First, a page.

Retirement is 'the real world' for me

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(Unsplash/Ali Yahya)

"Welcome to the real world." That's what a priest friend of mine said to me as he welcomed me to the ranks of retired priests.

"What does he mean?" I wondered. Doesn't he realize that parish ministry is the "real world"? Surely he knows that modern pastors deal with all the problems of modern life. 

But, on reflection, I am beginning to understand what he meant. Life outside of a rectory is much more like the lives of the average lay person than life inside the protective cocoon of church institutions. One priest friend of mine, who had entered the seminary when he was 14 years old, told when he retired after 50 years as a priest, "I have been institutionalized all my life. This is the first time I have lived on my own outside of the seminary or a parish."

So how is retirement the real world in a ways that parish life was not?

For one thing, retired priests have to worry about money, just like lay people.

The day I retired, my income was cut in half and my expenses more than doubled.

In the parish I never worried about the cost of things when I went to the supermarket. I just bought what I needed. I wasn't extravagant, but I never really worried about prices. The parish shopping cart also included little perks, like laundry detergent, light bulbs and shampoo. All the household products were paid for on the parish credit card. In retirement, my trips to the store are much more cautious. If I don't need it now, I don't buy it.

When I was a pastor, the parish also paid for my meals when I ate out. I never abused the privilege and never charged the parish for meals when I was traveling. But if I grabbed lunch at Starbucks, I charged it to the parish. Now, Starbucks is a luxury.

My pension is $1,660 per month.

The median rent for a one bedroom apartment in the Washington, D.C., area is over $2,000 per month. (Washington, D.C., is the fourth most expensive big city in the U.S., after San Francisco, New York and Boston.)

Eventually I will get Social Security, of course, which will be around $1,200 per month. Right now I am putting off taking Social Security because I intend to return to work after Christmas to help pay my rent. 

I help out in parishes and do funerals at Arlington National Cemetery, which brings in another $600 to $700 per month. But that additional $7,000 to $8,000 per year is still not enough to pay the rent on my two-bedroom apartment.

I could, of course, live in a rectory. But there are problems with that. First, in our diocese we still have to pay rent to live in the rectory. Second, you aren't really retired. You become the low-cost "substitute" for the pastor. Third, we are sort of "guests" in the pastor's house.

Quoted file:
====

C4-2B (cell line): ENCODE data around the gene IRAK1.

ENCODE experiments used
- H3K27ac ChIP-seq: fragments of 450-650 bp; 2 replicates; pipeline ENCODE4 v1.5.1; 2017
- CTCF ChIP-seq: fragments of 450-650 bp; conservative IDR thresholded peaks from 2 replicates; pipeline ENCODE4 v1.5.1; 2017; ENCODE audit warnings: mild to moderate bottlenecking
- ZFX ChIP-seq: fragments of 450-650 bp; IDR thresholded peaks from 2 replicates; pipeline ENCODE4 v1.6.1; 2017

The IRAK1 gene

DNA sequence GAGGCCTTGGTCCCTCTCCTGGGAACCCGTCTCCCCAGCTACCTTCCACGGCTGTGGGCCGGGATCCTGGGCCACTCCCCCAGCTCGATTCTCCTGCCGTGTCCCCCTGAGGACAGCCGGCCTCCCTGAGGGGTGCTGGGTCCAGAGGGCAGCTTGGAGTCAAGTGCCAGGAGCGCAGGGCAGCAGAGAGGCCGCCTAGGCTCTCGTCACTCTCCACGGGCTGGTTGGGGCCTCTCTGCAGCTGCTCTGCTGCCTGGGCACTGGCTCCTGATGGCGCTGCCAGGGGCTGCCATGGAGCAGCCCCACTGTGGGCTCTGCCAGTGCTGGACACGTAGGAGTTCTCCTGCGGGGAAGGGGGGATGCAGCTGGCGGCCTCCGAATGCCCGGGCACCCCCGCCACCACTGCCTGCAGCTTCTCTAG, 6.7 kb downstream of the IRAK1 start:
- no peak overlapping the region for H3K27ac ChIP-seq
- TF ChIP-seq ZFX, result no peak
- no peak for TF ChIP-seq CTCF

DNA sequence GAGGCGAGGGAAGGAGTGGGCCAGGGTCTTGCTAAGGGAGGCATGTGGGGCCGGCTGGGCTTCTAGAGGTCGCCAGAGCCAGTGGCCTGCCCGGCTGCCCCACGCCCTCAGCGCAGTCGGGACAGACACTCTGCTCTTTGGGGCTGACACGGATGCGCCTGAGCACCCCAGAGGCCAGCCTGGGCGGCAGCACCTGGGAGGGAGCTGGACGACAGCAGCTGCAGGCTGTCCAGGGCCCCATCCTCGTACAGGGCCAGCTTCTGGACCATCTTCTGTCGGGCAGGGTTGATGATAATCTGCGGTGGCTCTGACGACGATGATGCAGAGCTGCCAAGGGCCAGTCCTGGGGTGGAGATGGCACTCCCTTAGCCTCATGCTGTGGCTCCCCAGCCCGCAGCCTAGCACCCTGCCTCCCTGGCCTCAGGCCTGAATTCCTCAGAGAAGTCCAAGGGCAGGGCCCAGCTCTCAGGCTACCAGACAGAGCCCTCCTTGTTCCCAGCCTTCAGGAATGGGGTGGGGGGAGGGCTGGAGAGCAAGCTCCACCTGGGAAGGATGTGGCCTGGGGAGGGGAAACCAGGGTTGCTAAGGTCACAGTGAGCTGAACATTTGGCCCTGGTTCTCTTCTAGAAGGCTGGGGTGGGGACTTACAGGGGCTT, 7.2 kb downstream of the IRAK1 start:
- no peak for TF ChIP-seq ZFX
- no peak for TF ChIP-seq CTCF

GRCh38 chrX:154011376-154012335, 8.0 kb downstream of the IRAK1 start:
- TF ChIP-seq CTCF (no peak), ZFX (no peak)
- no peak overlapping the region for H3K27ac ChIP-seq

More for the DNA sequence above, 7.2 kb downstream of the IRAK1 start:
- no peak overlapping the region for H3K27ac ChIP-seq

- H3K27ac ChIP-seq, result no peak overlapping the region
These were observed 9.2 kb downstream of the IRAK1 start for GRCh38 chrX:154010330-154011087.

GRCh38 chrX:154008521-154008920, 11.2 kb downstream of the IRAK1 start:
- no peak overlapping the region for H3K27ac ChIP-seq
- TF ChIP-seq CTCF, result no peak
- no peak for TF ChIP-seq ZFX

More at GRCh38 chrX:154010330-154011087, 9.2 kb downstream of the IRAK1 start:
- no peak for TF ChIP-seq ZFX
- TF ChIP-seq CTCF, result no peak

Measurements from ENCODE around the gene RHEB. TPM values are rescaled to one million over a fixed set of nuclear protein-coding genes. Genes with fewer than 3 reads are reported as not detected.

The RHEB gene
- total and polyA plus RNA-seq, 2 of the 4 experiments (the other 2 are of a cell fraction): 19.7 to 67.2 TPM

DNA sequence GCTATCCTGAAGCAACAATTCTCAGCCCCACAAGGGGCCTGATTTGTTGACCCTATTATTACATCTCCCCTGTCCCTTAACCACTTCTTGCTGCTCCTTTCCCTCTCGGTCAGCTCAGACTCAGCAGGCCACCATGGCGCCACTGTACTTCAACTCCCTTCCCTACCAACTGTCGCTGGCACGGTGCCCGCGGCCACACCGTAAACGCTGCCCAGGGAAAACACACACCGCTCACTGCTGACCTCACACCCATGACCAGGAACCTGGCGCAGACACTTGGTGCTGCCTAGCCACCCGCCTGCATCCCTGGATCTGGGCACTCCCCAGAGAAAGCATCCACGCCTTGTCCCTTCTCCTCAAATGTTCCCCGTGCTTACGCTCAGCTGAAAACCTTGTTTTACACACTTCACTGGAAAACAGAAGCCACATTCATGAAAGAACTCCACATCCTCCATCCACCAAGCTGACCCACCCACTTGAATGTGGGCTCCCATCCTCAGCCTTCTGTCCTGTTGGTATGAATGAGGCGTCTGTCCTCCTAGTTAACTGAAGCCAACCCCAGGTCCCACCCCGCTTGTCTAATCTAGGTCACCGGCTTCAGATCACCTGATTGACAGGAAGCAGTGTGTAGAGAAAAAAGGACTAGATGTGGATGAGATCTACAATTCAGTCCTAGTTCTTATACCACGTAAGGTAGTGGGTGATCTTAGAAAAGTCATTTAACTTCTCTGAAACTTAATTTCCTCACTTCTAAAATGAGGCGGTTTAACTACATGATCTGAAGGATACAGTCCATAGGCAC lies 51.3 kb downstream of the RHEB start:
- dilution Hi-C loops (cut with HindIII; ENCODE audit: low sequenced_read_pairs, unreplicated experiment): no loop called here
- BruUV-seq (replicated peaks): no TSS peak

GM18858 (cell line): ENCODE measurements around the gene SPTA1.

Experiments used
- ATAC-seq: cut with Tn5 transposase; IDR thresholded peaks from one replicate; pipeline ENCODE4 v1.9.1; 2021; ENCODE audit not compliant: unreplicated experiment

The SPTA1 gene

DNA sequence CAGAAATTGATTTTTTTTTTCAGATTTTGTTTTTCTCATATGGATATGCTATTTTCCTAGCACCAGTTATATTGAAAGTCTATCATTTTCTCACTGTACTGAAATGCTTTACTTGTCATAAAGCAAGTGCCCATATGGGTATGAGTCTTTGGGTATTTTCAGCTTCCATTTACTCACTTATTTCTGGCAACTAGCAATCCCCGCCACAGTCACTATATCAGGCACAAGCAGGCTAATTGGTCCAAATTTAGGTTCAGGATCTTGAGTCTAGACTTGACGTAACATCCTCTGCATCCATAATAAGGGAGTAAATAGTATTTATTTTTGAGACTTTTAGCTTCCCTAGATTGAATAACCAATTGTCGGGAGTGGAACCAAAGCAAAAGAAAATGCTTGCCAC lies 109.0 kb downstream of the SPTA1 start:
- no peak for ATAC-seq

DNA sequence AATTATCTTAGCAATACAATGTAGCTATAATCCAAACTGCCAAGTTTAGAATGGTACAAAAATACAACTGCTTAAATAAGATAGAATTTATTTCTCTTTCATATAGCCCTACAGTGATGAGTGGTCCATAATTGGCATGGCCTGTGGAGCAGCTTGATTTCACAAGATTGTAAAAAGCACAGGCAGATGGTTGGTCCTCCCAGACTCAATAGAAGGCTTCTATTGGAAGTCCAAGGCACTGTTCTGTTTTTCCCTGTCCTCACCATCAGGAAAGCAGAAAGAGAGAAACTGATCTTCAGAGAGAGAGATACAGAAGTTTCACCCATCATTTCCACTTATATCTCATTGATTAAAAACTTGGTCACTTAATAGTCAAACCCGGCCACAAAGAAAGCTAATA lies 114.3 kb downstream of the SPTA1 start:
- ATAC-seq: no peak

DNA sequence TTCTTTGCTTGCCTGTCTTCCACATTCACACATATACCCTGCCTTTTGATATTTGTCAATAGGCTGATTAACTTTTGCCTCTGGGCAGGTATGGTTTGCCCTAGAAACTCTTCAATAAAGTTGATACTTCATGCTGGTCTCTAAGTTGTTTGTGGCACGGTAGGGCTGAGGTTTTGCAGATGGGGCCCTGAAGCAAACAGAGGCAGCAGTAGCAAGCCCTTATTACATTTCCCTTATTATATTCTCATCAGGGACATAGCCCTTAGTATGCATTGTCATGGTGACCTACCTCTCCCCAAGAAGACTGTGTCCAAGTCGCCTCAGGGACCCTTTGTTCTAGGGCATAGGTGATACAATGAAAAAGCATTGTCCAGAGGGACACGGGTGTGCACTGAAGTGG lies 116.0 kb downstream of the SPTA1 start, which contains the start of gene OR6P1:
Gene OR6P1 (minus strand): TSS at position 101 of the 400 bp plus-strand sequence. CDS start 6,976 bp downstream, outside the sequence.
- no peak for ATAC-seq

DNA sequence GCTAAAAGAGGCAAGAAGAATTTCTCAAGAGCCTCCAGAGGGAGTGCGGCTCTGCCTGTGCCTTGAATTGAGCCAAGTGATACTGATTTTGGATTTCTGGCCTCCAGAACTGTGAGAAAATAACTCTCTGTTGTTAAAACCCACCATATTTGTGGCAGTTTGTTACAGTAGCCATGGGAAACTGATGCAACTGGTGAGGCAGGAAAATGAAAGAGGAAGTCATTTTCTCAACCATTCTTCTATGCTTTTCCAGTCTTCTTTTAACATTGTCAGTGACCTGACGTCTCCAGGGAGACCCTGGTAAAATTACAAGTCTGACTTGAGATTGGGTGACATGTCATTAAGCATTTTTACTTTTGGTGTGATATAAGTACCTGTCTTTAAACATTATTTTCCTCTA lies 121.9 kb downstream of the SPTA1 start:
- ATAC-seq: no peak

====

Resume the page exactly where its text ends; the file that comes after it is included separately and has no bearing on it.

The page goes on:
A second way that retirement is the "real world" is that we no longer have the help of the parish staff.

For most of my 31 years in parish life,  I never had a housekeeper or a cook. But I did have a secretary and the parish maintenance staff. If something was broken, I called the maintenance guys. If I needed something run off or needed to get a letter or cards out, I gave them to the secretary. Now I am on my own.

I was confronted with this the first day in my new apartment. The men of the parish had helped move my stuff to the new place, but they had just put it inside the door in the living room. I had to get the furniture to the right room, which meant moving it up and down stairs by myself. It took me two weeks to get everything into place. Broken light fixtures and door locks — my problem if the landlord won't fix them.

But the biggest difference and the most important way that retired life is the "real world" is the loneliness. It gets harder to make friends as you get older. But in the parish I was always surrounded by many people and was constantly busy. Every night I had a meeting, every day I had a long list of things to do. I don't miss some things like finance council or Knights of Columbus meetings. I got tired of the pre-school Christmas plays and the Eagle Scout ceremonies, but in the parish I was never alone and seldom lonely.

However, a feature of retired in life in particular and elderly life in general, is that old people are more lonely. I go home to an apartment where I live alone (except for my 19-pound cat, Russell. Thank God for Russell.) While I often ate alone in the rectory, now I am nearly alone.

However, just as I am writing this column, two Mormon missionaries rang my doorbell. That didn't happen often in the rectory. I do have nice neighbors. And I see my old law school classmates more often. I can have a conversation with people without having to be the priest.

Do I regret retiring? The jury is still out.

In some ways life is harder. But one good thing is that I have the chance to just be myself and discover who Peter Daly is after 35 years of seminary and parish life.

It is not a bad thing to have solitude. I read and pray more.

It is not a bad thing to have to live more simply; it makes me value the little things.

It is not so bad to occasionally sleep in more often and read the paper all the way through.

If this is the real world, I think I can get used to it.

[Fr. Peter Daly is the former pastor of St. John Vianney Parish in Prince Frederick, Maryland.]

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